Anglo Saxon History

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Map Position

This map shows the position of locations containing '' centered on Telham in Sussex.

Map Logic

This map shows the area around Battle and Hastings in 1066.

Roman roads are shown as black lines, red lines show old Roman Ridge trackways and purple lines show theoretical Roman roads implied by village and road names.

The thickness of the road implies the width of the Roman metalled surface.

The sea level is shown raised by 5 metres to accomodate the high tide level changes since 1066 see our Sea Level page.

The green shaded area shows what we believe is the area of the impassible Forest of Andredsweald.


 

Phase 16 - Evening before the Battle

The evening before the Battle, the Saxons parth and the Normans pray.

 

Phase 16 - Evening before the Battle
The evening before the Battle, the Saxons parth and the Normans pray.
This page shows the documentary evidence from translated original documents


Anglo Saxon Chronicles

No reference to this subject in this document.

Battle Abbey Chronicles

No reference to this subject in this document.

Bayeux_Tapestry

No reference to this subject in this document.

Carmen de Triumpho Normannico

The duke was silent a wile and composed himself
He sent archers before the infantry to start the battle
And placed the crossbowmen in the centre
He intended to station his lancers behind the infantry
But encountering battle, he was not allowed
For he saw the approach of enemy columns not far off
And the woods full of gleaming weapons
Suddenly a company of English emerged from the forest
And the column rushed from wooded cover
Nearby was a wooded hill, neighbouring the valley
Its terrain was rugged and uncultivated
The English as is their custom advancing crowded together
The king ascended the summit that he might wage war in the midst of his army
And the noblemen flanked him either side
At the summit of the hill a streaming banner was planted
All dismounted and the horses are taken behind the rear

Florence of Worcester

No reference to this subject in this document.

Henry of Huntingdon

No reference to this subject in this document.

Master Wace

I have heard tell that the night before the day of battle, the English were very merry, laughing much and enjoying themselves. All night they ate and drank, and never lay down on their beds. They might be seen carousing, gambolling and dancing, and singing; BUBLIE() they cried, and WEISSEL(wæs hæle - to be healthy), and LATICOME(læt æc macung - all to action) and DRINCHEHEIL(drinc hal - good health), DRINC-HINDRE-WART(drinc) and DRINTOME(drinc to me), DRINC-HELF(drinc hal - good health), and DRINC-TOME(drinc to me). Thus they bemeaned themselves; but the Normans and French betook themselves all night to their orisons, and were in very serious mood. They made confession of their sins, and accused themselves to the priests; and whoso had no priest near him, confessed himself to his neighbour.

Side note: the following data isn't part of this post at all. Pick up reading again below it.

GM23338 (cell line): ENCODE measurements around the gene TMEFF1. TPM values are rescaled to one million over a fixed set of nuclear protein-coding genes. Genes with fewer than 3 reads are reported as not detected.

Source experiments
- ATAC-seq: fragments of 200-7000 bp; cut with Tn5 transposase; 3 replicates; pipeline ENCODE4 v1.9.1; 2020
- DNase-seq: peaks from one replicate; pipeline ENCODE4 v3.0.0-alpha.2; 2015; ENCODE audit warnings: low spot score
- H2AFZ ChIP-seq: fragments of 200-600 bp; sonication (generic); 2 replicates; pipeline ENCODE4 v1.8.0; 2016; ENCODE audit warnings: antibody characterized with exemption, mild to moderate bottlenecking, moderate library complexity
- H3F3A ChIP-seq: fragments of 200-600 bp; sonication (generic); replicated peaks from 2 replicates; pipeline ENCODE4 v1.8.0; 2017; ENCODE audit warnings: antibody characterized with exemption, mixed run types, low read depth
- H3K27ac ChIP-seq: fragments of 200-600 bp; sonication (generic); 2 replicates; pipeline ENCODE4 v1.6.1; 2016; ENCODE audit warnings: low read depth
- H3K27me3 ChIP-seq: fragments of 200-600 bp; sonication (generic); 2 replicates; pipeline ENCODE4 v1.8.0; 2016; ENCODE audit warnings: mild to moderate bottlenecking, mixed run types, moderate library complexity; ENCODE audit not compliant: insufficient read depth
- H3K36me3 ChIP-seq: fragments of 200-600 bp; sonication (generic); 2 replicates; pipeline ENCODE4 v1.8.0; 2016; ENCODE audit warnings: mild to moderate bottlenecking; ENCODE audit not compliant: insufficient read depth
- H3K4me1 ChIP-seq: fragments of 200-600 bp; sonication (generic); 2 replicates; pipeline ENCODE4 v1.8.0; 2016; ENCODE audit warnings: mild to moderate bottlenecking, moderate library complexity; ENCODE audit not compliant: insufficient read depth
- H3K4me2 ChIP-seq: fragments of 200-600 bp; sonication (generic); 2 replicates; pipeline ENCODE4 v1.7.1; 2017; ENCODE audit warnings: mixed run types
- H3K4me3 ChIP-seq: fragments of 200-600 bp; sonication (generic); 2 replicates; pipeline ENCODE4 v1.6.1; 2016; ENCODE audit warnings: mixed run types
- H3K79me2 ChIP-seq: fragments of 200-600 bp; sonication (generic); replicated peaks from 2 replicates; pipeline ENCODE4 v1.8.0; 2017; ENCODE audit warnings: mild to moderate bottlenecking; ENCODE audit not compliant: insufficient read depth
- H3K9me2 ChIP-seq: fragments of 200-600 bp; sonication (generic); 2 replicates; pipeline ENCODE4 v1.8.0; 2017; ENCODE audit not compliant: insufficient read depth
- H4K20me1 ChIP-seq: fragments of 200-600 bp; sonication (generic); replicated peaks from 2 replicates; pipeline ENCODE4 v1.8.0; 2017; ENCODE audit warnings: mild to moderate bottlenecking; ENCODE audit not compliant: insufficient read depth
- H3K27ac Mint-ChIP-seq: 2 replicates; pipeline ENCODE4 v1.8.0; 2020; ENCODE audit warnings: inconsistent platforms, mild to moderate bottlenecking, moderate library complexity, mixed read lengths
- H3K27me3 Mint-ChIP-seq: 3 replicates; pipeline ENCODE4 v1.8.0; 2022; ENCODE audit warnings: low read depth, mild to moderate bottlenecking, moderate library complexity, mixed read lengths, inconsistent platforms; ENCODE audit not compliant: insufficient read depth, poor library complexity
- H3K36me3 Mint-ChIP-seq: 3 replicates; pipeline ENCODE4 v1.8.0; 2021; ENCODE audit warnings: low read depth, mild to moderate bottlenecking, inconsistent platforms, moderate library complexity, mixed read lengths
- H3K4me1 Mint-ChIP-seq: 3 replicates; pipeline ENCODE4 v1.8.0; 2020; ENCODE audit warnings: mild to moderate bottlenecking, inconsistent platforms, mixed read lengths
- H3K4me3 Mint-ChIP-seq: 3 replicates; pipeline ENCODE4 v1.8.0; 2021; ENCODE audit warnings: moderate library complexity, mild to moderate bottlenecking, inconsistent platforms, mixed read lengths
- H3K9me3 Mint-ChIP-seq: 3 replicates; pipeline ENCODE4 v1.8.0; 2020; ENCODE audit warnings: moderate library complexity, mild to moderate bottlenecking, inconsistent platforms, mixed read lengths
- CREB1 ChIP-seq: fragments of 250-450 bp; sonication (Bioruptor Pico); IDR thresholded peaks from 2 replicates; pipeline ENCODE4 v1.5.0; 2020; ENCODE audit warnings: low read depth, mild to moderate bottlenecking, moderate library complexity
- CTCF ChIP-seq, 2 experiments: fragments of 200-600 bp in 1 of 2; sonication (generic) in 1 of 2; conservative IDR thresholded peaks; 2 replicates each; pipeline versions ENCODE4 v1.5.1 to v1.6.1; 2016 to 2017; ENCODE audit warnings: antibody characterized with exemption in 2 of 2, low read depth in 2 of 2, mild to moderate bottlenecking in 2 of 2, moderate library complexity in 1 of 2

The day on which the battle was to take place being Saturday, the Normans, by the advice of the priests, vowed that they would nevermore while they lived eat flesh on that day. Giffrei, bishop of Cou tanes, received confessions, and gave benedictions, and imposed penances on many ; and so did the bishop of Bayeux, who carried himself very nobly.He was bishop of the Bessin, Odes by name, the son of Herluin, and brother of the duke on the mother's side. He brought to his brother a great body of knights and other men, being very rich in gold and silver.

William of Jumièges/Orderic Vitalis(Gesta)

It was his design to take them unawares, and crush them at once by a night attack, or, at least, by a sudden onset, and, that they might not escape by sea, he caused a fleet of seventy ships, full of soldiers, to guard the coast.

Duke William, having intelligence of Harold's approach, ordered his troops to take to their arms on the morning of Saturday. He then heard mass, strengthening both body and soul by partaking of the consecrated host ; he also reverently suspended from his neck the holy relics on which Harold had sworn. Many of the clergy had followed the Norman army, among whom were two bishops, Odo, of Bayeux, and Geoffrey, of Coutances, with attendant clerks and monks, whose duty it was to aid the war with their prayers and counsels.

William of Malmesbury

No reference to this subject in this document.

Quedam Exceptiones de Historia Normannorum et Anglorum

No reference to this subject in this document.



External References in no particular order :-
Original Manuscripts of the Anglo Saxon Chronicles
Online Anglo Saxon dictionary
Online Etymology dictionary
Open Domesday Book - The first free online copy of the Domesday Book
The Ermine Street Guard Roman re-enactment and research Society
The "Kent A" cadastre - page 5 - Peterson 2002
Archaeologia Cantiana Online
Romney Marsh Research Trust
Romney Marsh the Fifth Continent
VillageNet the reference guide to villages in Kent & Sussex
Global warming Flood Maps
The Anglo Saxon Chronicles
Google Maps - the core of the system
GeoPlaner - Useful site for plotting map data
Julius Caesar's Gallic Wars 55BC(Books 4 & 5)
Wikipedia - Caesar's invasions of Britain
Wikipedia - Portus Istus
The Geography of Claudius Ptolemy (Bill Thayers)
Roman Britain.org
Runetree Beowulf
Bayeux Tapestry Online
The Secrets of the Norman Invasion
Chronicles of John of Worcester
Battle Historic Society
Binsted village website(Mearcredesburnan Steðe)
The Spears of Andred

 

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Author: Simon M - Last Updated: 11/03/2019 12:03
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Data is derived from a number or sources including the Ordnance Survey Gazetter data overlayed onto Google Maps